When a gauging system is not performing as expected, we often hear the same dialogue. The operator, who has only his gauge to go by, says, “Don’t tell me the parts are no good- they measure okay on my gauge.” The inspector replies, “Well, the parts don’t fit, so if your gauge says they are okay, your gauge is wrong.”

This is the natural reaction. People are quick to blame the instrument because it is easy to quantify. We can grab it, take it to the lab and test it. However, this approach will often fail to find the problem or find only part of it, because the instrument is only one-fifth of the total measuring system.

The five elements of a measuring system listed in an acronym: SWIPE. Rather than immediately blame the instrument when there is a problem, a better approach is to examine all five elements.

S represents the standard used when the system is set up or checked for error, such as the master in comparative gauges of the lead-screw in a micrometer. Remember, master disks and rings handles as carefully as gauge blocks, because nicks and scratches can be a significant contributor to error.

W is the work-piece measured? Variations in geometry and surface finish of the measured part directly affect a system’s repeat-ability. These variations are difficult to detect, yet can sometimes manifest themselves as an apparent error in the measuring system. For example, when measuring a centre-less ground part with a two-jet air ring, a three-point out-of-round condition will not show up because you are only seeing average size. Remember that as part tolerances get tighter and tighter, form and surface finish errors will eat up a larger part of the tolerance span.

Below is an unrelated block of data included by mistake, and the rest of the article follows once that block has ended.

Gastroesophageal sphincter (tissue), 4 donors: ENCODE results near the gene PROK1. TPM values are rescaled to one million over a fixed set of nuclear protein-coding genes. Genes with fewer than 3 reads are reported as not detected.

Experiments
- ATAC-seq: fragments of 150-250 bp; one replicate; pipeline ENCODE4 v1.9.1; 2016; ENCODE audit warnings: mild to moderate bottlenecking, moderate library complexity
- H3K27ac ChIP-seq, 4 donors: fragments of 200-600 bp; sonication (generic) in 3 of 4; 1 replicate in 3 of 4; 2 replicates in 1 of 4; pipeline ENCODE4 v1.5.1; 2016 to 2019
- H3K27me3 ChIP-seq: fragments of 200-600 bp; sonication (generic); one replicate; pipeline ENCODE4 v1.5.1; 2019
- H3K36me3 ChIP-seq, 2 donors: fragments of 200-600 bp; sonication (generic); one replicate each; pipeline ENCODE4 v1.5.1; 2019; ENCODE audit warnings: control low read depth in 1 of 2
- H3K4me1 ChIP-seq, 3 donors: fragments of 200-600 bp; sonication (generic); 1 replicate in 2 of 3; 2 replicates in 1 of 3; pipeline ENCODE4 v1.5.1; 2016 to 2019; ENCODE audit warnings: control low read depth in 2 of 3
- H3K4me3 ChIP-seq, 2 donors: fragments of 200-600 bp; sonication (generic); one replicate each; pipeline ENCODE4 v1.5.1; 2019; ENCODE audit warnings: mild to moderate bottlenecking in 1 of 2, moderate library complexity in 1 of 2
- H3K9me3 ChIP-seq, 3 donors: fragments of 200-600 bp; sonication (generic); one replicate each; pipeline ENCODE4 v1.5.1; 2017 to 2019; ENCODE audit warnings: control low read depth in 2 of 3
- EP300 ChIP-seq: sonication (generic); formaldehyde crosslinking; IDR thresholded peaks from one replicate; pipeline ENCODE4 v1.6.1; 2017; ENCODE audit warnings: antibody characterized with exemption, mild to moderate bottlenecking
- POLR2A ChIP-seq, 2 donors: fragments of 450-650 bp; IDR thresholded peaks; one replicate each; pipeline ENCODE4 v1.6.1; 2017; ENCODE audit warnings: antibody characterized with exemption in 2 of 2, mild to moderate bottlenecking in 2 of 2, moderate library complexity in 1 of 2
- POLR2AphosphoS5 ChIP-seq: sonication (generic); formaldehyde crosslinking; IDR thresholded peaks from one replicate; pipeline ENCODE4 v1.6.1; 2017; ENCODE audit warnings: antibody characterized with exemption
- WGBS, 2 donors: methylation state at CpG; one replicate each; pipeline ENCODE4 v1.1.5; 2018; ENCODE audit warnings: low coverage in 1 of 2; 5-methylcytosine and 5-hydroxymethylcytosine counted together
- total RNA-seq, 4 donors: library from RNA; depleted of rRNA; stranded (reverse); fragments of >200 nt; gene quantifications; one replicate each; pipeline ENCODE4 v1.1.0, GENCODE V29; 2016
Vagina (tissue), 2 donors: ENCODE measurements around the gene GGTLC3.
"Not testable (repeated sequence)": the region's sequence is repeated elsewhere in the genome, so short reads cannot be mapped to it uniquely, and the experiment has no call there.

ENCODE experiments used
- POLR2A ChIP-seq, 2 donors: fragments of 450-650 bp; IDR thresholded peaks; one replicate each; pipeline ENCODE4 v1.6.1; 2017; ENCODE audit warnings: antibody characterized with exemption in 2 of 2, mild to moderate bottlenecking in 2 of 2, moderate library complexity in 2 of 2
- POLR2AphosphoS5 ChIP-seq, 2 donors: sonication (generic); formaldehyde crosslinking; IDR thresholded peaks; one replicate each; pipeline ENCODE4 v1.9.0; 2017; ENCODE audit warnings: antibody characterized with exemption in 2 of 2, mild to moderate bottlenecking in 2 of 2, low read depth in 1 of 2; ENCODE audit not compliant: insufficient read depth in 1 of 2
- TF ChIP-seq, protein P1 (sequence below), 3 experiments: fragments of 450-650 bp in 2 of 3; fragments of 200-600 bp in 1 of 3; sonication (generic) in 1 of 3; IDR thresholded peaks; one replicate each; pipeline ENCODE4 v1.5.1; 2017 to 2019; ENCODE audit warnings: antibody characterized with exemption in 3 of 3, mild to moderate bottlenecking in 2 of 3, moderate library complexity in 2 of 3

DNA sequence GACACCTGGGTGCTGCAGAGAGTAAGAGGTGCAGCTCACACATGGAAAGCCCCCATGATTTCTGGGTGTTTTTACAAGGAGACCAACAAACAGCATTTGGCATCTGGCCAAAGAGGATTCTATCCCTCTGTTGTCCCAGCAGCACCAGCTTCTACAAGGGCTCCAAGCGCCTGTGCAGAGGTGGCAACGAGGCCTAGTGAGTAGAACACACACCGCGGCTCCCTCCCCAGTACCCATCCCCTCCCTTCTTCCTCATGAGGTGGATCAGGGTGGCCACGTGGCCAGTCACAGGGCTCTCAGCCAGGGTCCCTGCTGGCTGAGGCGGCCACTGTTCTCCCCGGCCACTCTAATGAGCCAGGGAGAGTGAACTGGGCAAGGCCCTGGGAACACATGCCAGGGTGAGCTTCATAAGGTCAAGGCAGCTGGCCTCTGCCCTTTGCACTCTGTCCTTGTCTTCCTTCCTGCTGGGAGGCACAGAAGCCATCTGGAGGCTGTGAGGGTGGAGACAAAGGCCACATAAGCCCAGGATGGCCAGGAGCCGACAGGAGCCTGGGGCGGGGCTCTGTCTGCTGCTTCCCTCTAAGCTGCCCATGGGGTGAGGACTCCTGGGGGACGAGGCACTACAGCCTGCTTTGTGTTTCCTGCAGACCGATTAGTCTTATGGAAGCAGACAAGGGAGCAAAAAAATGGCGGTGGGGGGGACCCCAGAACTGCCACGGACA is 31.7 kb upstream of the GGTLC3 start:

I stands for the instrument itself. Select a gauge based on the tolerance of the parts to measure, the type of environment and the skill level of the operators. Remember with what your customers will be measuring the parts. Say for example, you are checking bores with an air gauge but your customer inspects them with a mechanical gauge. Since the surface is not a mirror finish your air gauge is giving you the average of the peaks and valleys, while the customer’s mechanical gauge is saying the bores are too small because it only sees the peaks. Neither measurement is “wrong,” but you could end up blaming each other’s instruments.